10 Things NOT to Put in Your Resume
Your resume is your first impression on a potential employer. A well-written document is a strictly objective and succinct recap of your professional. Avoid turning in a sloppy resume with these top 10 tips!
Be sure not to:
- Personal Details – It’s not necessary to include the following
- Photo – There is an 88% chance of job rejection if you include a photo on your resume. Some will immediately dismiss them to avoid a potential accusation of discrimination.
- Date of birth
- Sexual Orientation
- Political Affiliation
Employers may base their decisions on personal data. By not including this information, you prevent the possibility of discrimination.
- Spelling Errors and Poor Grammar – According to the Recruitment and Employment Commission:
- Around 50% of all resumes received by recruitment consultants contain spelling or grammatical errors.
- 21-25-year-olds are the most likely culprits
- Among this age group, graduates are twice as likely to make mistakes compared to those that did not attend college
If you find correcting spelling and grammar diffycult challanging tricky, use a spell checker and be sure to proofread. Reading your resume in print, rather than on screen, can help you identify mistakes. It is also a good idea to ask a friend or family member to check through your work.
- Irrelevant Work Experience – Your resume should show the employer as quickly as possible that you match their requirements for the role. Cut out any irrelevant information that might dilute your key message.
If information about any irrelevant work experience is needed to fill gaps in your resume, limit details to a minimum.
- Read the job description carefully and decide what information is actually relevant to the role
- Write down a list of keywords or phrases to help you focus on your resume as much as possible
The average job search lasts 18 weeks but can be longer for candidates without a strong resume!
- Hobbies and Oddities – For the most part, employers do not need, or want to know what you get up to in your spare time. “Like, I love collecting crazy pens,” or using your fun contact email address “firstname.lastname@example.org” (79% of resumes are ignored if the email address is unprofessional). While these express your personality, they may cost you a potential interview.
Exception: If you have a hobby that relates to the role you’re applying for, like a novelty pen designer for instance, then by all means include it.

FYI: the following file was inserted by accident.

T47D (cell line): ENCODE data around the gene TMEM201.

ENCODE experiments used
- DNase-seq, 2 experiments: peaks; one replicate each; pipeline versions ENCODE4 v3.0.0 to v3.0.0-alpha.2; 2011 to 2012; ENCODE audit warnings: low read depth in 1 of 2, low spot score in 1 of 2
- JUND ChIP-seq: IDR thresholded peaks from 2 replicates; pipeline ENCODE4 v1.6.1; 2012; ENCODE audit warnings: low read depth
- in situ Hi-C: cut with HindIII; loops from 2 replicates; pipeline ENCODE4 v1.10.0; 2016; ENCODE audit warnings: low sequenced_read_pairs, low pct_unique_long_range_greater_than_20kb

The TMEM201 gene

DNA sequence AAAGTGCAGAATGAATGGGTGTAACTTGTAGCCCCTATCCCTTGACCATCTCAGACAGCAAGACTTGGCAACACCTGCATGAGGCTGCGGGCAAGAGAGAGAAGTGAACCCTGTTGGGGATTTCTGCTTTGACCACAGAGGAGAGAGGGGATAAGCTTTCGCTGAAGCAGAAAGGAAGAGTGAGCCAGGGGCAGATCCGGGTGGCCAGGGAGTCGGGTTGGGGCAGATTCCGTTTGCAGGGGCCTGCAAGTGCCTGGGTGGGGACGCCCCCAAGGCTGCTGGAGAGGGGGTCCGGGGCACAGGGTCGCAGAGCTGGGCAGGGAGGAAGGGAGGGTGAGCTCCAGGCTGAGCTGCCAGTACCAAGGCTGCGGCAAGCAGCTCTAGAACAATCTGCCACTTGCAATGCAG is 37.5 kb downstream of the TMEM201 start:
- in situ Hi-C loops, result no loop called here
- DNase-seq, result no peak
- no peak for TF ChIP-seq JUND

- Negativity– It’s important to use positive language on your resume. Replace negative phrases with positive ones. Resist the temptation to bad mouth previous employers.
Research has shown there are terms and phrases to avoid using, even in a positive context like this one, “I have an aggressive passion for what I do.”
Avoid these words:
92% of recruiters would reject candidates that make negative comments on social media.
- The Cart Before the Horse – Prospective employers will not need references until much later in the recruitment process, so there is no need to include them on your resume. Instead, keep an up to date list of references separately ready to send if requested. Use “References available on request.” This, states the obvious therefore it is not necessary to include.
Remember, recruiters spend an average of 5-7 seconds looking at a resume, so use this additional space to dazzle the reader with your excellent skills and experience.
- Bend the Truth – Everyone adds a little sparkle to their resume, but avoid the temptation to go overboard – it is likely you’ll be found out if you do get the job.
According to the Society for Human Resource Management, 96% of organizations reported conducting some form of background check on every employee so, job seekers should be sure the position they are applying for is a good fit for them. If it is, there will be no need to lie as your true qualifications will speak for themselves.
- Information Overload – Show off your communication skills by slimming down your resume.
- At graduate level, a relevant one-page resume is perfect
- A two-page resume is standard for experienced professionals
- Resumes with three or more pages are likely to put off potential employers
A lengthy resume gives the impression that you’re unable to distinguish important information from the irrelevant. Concentrate on the relevant details!
- Get a Little Too Creative – Keep your resume easy to read and professional by using:
- Underlined, bold, and italic text sparingly
- Aligned headings and structured layout
- A simple classic font, such as Georgia or Helvetica
- Handwrite your resume
- Apply distracting colors
- Use clip art
- Wooly Language and Jargon – Meaningless jargon, clichés and vague wording must be avoided when writing your resume i.e. “I am an innovative, detail-oriented problem solver who thinks outside the box.” Instead, use examples with facts and figures to show you are the perfect candidate.
- 71% of employers say the regularly see jargon or acronyms in resumes
- 54% of employers say they are regularly irritated by resume jargon
- 41% of employers agree that men use more jargon than women on their resumes
Sources: statisticbrain.com / guardian.com / undercoverrecruiter.com / propellondon.com / totaljobs.com / forbes.com / gradschool.com / business.time.com / careersavvy.co.uk